The Kaaba is a shaped building in Mecca, Saudi Arabian and is the most sacred site in Islam. The building predates Islam, and, according to Islamic tradition, the first building at the site was built by Ibrahim. The building has a mosque built around it, the Masjid al-Haram. All Muslims around the world face the Kaaba during prayers, no matter where they are.
One of the Five Pillars of Islam requires every Muslim to perform the Haji pilgrimage at least once in his or her lifetime if they are able to do so. Multiple parts of the Hajj require pilgrims to walk seven times around the Kaaba in a counter-clockwise direction (as viewed from above). This circumambulation, the Tawaf, is also performed by pilgrims during the Umrah (lesser pilgrimage). However, the most dramatic times are during the Hajj, when about three million (officially) pilgrims simultaneously gather to circle the building on the same day.
The Black Stone is a significant feature of the Kaaba, believed by Muslims to be placed there by Ibrahim (Abraham) and Ismail (Ishmael), a stone from paradise sent by the angels to Ibrahim. Some Western historians, however, think that the Black Stone was related to the pre-Islamic pagan culture of Arabia. Islamic sources do not consider kissing the black stone to be idolatry. Located at the eastern corner of the Kaaba, it is about 30 cm (12 in) in diameter and surrounded by a silver frame. Although not strictly obligatory, pilgrims can kiss the Stone, as Muhammad is said to have done.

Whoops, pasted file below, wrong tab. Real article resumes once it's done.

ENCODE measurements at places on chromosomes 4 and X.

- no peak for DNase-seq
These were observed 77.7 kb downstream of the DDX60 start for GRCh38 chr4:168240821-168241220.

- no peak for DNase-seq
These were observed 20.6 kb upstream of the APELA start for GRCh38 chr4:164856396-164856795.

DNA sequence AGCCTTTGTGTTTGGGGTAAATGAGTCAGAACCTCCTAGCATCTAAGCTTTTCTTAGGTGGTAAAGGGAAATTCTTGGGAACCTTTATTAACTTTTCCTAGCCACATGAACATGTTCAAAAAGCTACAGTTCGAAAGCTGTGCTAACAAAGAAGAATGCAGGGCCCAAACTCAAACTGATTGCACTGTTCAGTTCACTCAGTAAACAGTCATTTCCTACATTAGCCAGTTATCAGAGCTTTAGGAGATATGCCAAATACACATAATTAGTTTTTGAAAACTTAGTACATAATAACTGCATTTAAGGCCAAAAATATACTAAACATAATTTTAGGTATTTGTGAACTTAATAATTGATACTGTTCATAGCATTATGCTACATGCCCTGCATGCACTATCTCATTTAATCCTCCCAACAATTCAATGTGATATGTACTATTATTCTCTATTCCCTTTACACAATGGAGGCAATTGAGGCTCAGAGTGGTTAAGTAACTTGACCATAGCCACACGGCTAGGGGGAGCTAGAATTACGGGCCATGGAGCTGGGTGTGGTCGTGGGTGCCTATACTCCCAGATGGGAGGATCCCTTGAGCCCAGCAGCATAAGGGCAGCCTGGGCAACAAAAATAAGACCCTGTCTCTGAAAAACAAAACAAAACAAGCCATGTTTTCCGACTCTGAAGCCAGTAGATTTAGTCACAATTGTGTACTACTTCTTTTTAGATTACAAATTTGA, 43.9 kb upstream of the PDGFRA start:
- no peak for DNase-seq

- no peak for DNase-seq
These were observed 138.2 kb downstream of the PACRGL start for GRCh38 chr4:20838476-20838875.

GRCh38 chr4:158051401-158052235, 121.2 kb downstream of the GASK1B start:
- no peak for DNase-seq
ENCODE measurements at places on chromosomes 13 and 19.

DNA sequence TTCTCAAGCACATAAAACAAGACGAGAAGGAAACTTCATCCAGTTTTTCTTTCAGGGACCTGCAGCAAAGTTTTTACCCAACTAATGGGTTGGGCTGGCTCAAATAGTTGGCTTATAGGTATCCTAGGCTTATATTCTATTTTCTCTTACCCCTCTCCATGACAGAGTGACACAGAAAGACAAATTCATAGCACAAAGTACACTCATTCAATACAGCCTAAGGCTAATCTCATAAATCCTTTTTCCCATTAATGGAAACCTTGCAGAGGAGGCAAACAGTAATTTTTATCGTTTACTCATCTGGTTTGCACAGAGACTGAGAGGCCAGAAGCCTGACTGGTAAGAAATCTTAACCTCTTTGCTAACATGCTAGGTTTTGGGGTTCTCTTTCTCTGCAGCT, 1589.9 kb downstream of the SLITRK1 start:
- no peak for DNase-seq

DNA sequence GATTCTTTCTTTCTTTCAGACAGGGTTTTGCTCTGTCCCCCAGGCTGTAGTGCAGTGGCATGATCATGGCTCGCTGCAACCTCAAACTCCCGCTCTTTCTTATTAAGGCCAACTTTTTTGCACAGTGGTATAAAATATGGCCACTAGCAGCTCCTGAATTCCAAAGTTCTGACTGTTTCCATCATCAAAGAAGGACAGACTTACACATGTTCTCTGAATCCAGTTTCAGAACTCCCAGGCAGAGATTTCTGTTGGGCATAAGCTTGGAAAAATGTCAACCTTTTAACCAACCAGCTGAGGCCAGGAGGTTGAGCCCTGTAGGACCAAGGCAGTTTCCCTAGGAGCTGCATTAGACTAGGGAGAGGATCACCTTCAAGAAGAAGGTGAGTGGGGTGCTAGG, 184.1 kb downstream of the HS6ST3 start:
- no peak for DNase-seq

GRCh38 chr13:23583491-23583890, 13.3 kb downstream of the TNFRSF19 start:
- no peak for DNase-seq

The following passage gives an insight to the significance of the Black Stone in Islam:
1) Narrated 'Abis bin Rabia: Umar came near the Black Stone and kissed it and said, "No doubt, I know that you are a stone and can neither benefit anyone nor harm anyone. Had I not seen God's Apostle kissing you, I would not have kissed you."
2) Large crowds can make kissing the Stone impossible, so as pilgrims walk round the Kaaba they point to the Stone on each pass.